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Using games to check a simulation

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This example demonstrates how to use Spot's game interface to compute a simulation-relation between the states of an automaton. This algorithm is inspired from Fair Simulation Relations, Parity Games, and State Space Reduction for Büchi Automata (Kousha Etessami and Thomas Wilke, and Rebecca A. Schuller).

The code below is intended for demonstration of how to construct and use games. Spot contains some other (and faster) implementation to reduce an automaton using simulation-based reductions (see spot.simulation() and spot.reduce_direct_sim()).

Let us start with a definition of simulation for transition-based generalized-Büchi automata: A state \(s'\) simulates \(s\) iff for any transition \((s,c,a,d)\) leaving \(s\), there exists a transition \((s',c',a',d')\) leaving \(s'\) with a condition \(c'\) that covers \(c\), some colors \(a'\supseteq a\) that covers the colors of \(a\) other transition, and reaching a destination state \(d'\) that simulates \(d\).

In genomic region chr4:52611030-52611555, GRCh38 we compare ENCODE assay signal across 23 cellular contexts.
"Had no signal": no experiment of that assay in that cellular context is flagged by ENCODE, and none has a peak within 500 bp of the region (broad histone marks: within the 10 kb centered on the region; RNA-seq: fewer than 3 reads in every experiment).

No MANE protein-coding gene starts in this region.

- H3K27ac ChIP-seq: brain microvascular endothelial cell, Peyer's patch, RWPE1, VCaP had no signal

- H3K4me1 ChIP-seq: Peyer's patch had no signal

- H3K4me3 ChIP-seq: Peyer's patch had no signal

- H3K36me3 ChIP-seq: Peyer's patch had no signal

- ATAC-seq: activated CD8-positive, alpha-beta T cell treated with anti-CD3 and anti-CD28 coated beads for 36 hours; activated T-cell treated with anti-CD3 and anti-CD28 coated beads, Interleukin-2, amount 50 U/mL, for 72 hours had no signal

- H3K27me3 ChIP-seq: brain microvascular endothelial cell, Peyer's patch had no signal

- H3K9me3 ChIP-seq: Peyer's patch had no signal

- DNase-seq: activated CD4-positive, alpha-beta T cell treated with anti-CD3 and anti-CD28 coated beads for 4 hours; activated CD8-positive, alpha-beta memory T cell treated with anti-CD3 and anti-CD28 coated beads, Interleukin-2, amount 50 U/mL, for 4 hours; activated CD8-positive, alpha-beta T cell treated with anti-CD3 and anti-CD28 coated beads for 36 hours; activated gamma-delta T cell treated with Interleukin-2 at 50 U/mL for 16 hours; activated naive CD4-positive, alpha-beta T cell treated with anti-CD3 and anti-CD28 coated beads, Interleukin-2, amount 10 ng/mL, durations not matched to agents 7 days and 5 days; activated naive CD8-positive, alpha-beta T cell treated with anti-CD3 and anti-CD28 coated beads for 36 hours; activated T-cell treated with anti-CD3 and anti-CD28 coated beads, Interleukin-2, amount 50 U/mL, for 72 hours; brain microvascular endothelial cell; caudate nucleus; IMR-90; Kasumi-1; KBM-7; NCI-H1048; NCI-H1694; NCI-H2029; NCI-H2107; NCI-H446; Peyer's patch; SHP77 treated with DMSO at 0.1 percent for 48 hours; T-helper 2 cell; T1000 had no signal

In the following automaton, for instance, XXX

HOA: v1
States: 6
Start: 0
AP: 2 "a" "b"
Acceptance: 1 Inf(0)
--BODY--
State: 0
[1] 1
[1] 2
State: 1
[0&1] 1
State: 2
[0] 3
State: 3
[1] 3 {0}
State: 4
[1] 5
State: 5
[0] 5 {0}
--END--

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Whether two states are in simulation can be decided as a game between two players. If the game is in state \((q,q')\), spoiler (player 0) first selects a transition from state \(q\), and duplicator (player 1) then has to chose a compatible transition from state \(q'\). Duplicator of course wins if it always manages to select compatibles transitions, otherwise spoiler wins.